Toronto Star

Caring for senior dogs takes a little extra effort

With better diet and vet care, our furry friends now live longer than ever

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Senior dogs are our special dogs. They don’t have the cuteness or flashiness of puppies, and they’re usually not the athletic partner that they were in their “prime.” Senior dogs are special because they’ve earned the right to be our true companions. We know them and they understand us intimately, which is why we owe it to them to provide them with the best quality of life and comfort in their golden years.

With improved diet and veterinary care, our dogs are now able to live longer than ever before. Older dogs, like people, now tend to live long enough to experience more age-related conditions and challenges, and a new set of needs.

When does a dog become a “senior” dog? According to the American Veterinary Medical Associatio­n, depending on a dog’s breed or type, a dog who is six to eight years of age can be

considered a senior dog. Large and giant breeds mature late, but have shorter life spans and age much more quickly than small or toy breeds.

Dogs can develop many of the same physical problems that humans experience as we age, such as metabolic or endocrine disease (kidney, liver, diabetes), heart disease, vision and hearing problems, joint issues and degenerati­ve weakness.

In addition, though dogs (and people) can get cancer at any age, it becomes more prevalent in older dogs. Almost half of dogs over the age of 10 will develop cancer. Here are some basic considerat­ions when caring for older pets:

Increased veterinary care. Geriatric pets should have semi-annual veterinary visits instead of annual visits so signs of illness or other problems can be detected early and treated. Senior pet exams are similar to those for younger pets, but are more in depth and may include dental care, blood work and specific checks for signs of diseases that are more likely in older pets.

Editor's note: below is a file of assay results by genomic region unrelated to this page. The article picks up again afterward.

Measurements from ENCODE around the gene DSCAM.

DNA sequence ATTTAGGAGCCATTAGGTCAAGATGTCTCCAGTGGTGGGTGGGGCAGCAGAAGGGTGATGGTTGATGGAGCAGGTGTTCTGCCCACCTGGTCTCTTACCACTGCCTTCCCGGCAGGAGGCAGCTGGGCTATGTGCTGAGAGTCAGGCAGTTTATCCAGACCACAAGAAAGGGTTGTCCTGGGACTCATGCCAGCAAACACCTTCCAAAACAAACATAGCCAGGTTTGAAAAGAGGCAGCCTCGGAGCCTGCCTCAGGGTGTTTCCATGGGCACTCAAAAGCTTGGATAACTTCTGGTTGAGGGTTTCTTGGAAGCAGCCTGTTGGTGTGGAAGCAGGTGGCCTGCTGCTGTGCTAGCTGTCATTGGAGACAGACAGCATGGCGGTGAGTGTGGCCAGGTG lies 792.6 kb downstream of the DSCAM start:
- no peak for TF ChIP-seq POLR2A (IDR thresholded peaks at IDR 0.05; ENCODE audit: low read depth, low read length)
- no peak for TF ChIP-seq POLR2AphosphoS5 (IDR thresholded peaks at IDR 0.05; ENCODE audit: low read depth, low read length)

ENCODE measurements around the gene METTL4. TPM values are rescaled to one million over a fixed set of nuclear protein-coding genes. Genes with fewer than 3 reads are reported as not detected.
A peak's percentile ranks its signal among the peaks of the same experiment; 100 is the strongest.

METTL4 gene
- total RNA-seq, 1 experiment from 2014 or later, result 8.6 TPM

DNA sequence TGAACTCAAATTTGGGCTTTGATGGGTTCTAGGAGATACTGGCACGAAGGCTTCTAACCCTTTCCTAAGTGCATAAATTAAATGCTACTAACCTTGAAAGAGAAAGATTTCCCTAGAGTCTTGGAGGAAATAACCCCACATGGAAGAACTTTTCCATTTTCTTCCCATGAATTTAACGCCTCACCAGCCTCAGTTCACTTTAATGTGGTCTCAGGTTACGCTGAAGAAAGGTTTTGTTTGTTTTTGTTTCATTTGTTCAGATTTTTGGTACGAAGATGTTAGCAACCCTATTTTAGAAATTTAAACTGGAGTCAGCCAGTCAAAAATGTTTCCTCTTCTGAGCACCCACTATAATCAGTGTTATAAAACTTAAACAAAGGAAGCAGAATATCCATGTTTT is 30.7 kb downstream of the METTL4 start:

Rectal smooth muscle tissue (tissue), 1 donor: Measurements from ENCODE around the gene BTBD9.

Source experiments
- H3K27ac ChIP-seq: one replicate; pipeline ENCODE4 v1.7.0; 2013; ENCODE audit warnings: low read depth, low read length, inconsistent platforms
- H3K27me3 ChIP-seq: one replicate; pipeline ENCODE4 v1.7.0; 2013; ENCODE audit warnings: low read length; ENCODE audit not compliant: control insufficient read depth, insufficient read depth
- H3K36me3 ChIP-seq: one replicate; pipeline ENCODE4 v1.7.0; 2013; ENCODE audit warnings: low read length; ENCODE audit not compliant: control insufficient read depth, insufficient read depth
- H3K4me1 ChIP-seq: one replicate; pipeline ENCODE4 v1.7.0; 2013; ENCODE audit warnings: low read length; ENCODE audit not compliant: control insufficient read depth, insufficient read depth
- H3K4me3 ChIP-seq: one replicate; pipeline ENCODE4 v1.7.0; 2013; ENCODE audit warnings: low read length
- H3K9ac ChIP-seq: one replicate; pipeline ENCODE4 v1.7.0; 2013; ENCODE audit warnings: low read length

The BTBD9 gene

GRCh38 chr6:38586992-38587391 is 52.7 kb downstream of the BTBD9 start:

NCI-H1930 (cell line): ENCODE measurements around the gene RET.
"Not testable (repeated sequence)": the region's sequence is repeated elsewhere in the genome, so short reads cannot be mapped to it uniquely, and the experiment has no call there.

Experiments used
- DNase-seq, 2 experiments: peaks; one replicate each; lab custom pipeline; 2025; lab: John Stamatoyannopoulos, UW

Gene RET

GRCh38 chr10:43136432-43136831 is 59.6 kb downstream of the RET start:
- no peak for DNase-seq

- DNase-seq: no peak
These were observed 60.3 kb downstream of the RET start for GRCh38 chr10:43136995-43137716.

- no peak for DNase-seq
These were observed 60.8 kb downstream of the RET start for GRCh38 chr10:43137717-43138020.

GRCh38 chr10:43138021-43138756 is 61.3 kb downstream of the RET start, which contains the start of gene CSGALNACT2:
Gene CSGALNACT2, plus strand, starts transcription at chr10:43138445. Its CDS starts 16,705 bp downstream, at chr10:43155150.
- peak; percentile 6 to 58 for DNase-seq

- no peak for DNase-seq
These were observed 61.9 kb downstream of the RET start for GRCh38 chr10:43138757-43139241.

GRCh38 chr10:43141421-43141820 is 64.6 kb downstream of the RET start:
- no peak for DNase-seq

Diet and nutrition. Geriatric pets often need foods that are more readily digested, have different calorie levels and ingredient­s, and include anti-aging nutrients.

Weight control. Weight gain in geriatric dogs increases the risk of health problems.

Parasite control. Older pets’ immune systems are not as healthy as those of younger animals. As a result, they can’t fight off diseases or heal as fast as younger pets.

Maintainin­g mobility. As with older people, keeping older pets mobile through appropriat­e exercise helps keep them healthier and more mobile.

Vaccinatio­n. Your pet’s vaccinatio­n needs may change with age. Talk to your veterinari­an about a vaccinatio­n program for your geriatric pet.

Mental health. Pets can show signs of senility. Stimulatin­g them through interactio­ns can help keep them mentally active. If you notice any changes in your pet’s behaviour, consult your veterinari­an.

Environmen­t. Older pets may need changes in their lifestyle, such as sleeping areas that avoid stairs or more time indoors. Disabled pets have special needs that can be discussed with your veterinari­an.

Reproducti­ve diseases. Non-neutered/non-spayed geriatric pets are at higher risk of mammary, testicular and prostate cancers.

Dogs can also develop behavioura­l changes such as confusion, increased vocalizati­on, anxiety, changes in sleep cycles and house soiling. Older people can develop what we term as “senility.” In dogs, we term that behaviour as canine cognitive disorder. This disorder should only be considered when other medical conditions have been ruled out (such as urinary tract infections, brain tumours, etc.).

Be sure to talk to your veterinari­an for advice on caring for your senior dog.

 ?? DREAMSTIME ?? Dogs can develop many of the same problems that humans experience as we age, such as heart disease and joint issues.
DREAMSTIME Dogs can develop many of the same problems that humans experience as we age, such as heart disease and joint issues.

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